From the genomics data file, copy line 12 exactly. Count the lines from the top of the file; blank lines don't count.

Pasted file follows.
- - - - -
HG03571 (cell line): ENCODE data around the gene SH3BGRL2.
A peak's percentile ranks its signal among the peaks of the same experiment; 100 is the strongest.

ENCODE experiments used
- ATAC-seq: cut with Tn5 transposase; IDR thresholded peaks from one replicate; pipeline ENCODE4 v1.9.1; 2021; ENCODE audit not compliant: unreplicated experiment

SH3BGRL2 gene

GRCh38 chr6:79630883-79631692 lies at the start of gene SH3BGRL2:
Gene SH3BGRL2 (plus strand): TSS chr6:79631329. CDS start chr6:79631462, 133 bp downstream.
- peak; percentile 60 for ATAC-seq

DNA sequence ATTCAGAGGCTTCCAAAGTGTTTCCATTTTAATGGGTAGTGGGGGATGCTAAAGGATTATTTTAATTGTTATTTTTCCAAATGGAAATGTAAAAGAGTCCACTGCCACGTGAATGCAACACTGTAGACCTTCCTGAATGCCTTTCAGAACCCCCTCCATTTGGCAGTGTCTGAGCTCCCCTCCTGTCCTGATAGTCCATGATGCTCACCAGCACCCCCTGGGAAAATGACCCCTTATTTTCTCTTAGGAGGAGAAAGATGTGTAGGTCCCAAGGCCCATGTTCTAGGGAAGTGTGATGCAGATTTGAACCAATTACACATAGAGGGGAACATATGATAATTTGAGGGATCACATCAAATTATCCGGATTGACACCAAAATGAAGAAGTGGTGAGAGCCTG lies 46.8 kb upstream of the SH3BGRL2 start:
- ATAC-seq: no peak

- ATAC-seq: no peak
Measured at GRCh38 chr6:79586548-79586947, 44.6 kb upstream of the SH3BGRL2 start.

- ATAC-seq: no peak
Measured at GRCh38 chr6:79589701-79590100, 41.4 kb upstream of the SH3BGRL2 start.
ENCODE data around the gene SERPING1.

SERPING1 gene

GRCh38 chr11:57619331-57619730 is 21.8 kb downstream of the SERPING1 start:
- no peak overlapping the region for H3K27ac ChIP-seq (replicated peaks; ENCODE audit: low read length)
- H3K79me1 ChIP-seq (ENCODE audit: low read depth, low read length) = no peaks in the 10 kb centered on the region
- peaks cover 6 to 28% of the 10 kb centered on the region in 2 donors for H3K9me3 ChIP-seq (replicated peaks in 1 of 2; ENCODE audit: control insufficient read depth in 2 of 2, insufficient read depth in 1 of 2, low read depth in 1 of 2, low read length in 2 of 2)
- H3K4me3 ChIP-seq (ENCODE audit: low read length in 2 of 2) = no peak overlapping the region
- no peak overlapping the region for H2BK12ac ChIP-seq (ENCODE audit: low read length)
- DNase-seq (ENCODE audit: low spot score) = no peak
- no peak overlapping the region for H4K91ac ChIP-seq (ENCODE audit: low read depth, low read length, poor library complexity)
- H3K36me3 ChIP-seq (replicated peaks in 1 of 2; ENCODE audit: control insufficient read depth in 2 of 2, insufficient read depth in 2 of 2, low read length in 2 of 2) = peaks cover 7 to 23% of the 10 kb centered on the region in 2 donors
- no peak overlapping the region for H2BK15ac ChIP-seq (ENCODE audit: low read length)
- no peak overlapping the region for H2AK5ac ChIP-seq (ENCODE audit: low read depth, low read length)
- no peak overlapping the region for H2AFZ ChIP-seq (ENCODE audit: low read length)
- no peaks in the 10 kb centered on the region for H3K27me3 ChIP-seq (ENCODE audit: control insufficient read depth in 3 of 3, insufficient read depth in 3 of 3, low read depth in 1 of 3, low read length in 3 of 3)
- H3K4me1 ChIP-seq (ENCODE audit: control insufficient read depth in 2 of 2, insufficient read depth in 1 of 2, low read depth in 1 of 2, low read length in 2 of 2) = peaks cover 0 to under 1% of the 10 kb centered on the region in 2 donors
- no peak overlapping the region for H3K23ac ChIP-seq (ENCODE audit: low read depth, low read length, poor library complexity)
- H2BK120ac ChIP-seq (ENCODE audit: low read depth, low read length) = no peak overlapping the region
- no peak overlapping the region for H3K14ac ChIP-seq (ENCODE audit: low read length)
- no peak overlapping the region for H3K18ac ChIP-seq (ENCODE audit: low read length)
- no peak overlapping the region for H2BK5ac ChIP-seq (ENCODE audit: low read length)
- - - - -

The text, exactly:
Measured at GRCh38 chr6:79586548-79586947, 44.6 kb upstream of the SH3BGRL2 start.